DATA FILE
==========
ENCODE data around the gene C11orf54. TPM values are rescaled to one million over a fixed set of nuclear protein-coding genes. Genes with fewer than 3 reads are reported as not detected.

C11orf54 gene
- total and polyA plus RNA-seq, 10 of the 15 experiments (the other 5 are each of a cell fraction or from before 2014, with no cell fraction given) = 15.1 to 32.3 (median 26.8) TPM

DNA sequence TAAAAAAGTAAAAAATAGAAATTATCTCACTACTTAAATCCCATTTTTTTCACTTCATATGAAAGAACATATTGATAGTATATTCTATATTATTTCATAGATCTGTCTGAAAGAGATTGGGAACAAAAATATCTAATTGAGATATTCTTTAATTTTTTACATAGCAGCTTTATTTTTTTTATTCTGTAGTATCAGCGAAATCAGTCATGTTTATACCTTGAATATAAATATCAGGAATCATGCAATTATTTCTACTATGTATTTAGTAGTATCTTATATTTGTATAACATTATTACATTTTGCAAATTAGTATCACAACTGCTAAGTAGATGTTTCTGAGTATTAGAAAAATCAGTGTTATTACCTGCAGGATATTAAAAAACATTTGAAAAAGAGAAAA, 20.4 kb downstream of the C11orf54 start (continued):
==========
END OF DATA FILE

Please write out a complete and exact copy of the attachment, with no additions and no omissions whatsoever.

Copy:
ENCODE data around the gene C11orf54. TPM values are rescaled to one million over a fixed set of nuclear protein-coding genes. Genes with fewer than 3 reads are reported as not detected.

C11orf54 gene
- total and polyA plus RNA-seq, 10 of the 15 experiments (the other 5 are each of a cell fraction or from before 2014, with no cell fraction given) = 15.1 to 32.3 (median 26.8) TPM

DNA sequence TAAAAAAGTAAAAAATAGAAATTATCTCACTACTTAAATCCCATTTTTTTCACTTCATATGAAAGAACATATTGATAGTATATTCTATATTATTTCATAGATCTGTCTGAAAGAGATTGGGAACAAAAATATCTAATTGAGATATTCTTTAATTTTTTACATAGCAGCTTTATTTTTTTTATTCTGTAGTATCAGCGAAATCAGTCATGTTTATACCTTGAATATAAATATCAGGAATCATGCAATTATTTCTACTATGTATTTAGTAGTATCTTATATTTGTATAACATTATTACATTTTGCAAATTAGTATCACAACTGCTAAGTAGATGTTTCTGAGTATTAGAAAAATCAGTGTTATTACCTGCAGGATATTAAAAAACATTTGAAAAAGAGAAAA, 20.4 kb downstream of the C11orf54 start (continued):